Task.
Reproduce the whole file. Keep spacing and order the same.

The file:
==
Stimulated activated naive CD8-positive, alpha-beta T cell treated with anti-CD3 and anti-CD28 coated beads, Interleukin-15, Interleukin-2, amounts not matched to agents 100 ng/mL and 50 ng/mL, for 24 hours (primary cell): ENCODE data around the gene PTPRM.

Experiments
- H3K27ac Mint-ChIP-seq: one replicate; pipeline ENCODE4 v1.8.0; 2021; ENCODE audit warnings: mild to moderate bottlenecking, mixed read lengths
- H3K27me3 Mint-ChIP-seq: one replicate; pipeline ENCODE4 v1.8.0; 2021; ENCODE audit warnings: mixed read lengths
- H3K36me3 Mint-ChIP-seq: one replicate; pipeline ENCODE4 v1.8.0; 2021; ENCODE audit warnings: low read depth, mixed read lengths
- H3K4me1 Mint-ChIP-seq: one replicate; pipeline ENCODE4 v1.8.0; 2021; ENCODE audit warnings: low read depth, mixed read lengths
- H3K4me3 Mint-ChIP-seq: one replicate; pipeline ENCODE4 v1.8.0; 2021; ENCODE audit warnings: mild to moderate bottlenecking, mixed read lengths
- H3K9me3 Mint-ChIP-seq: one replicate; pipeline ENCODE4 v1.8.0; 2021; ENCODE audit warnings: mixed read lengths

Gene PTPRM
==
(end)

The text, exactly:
Stimulated activated naive CD8-positive, alpha-beta T cell treated with anti-CD3 and anti-CD28 coated beads, Interleukin-15, Interleukin-2, amounts not matched to agents 100 ng/mL and 50 ng/mL, for 24 hours (primary cell): ENCODE data around the gene PTPRM.

Experiments
- H3K27ac Mint-ChIP-seq: one replicate; pipeline ENCODE4 v1.8.0; 2021; ENCODE audit warnings: mild to moderate bottlenecking, mixed read lengths
- H3K27me3 Mint-ChIP-seq: one replicate; pipeline ENCODE4 v1.8.0; 2021; ENCODE audit warnings: mixed read lengths
- H3K36me3 Mint-ChIP-seq: one replicate; pipeline ENCODE4 v1.8.0; 2021; ENCODE audit warnings: low read depth, mixed read lengths
- H3K4me1 Mint-ChIP-seq: one replicate; pipeline ENCODE4 v1.8.0; 2021; ENCODE audit warnings: low read depth, mixed read lengths
- H3K4me3 Mint-ChIP-seq: one replicate; pipeline ENCODE4 v1.8.0; 2021; ENCODE audit warnings: mild to moderate bottlenecking, mixed read lengths
- H3K9me3 Mint-ChIP-seq: one replicate; pipeline ENCODE4 v1.8.0; 2021; ENCODE audit warnings: mixed read lengths

Gene PTPRM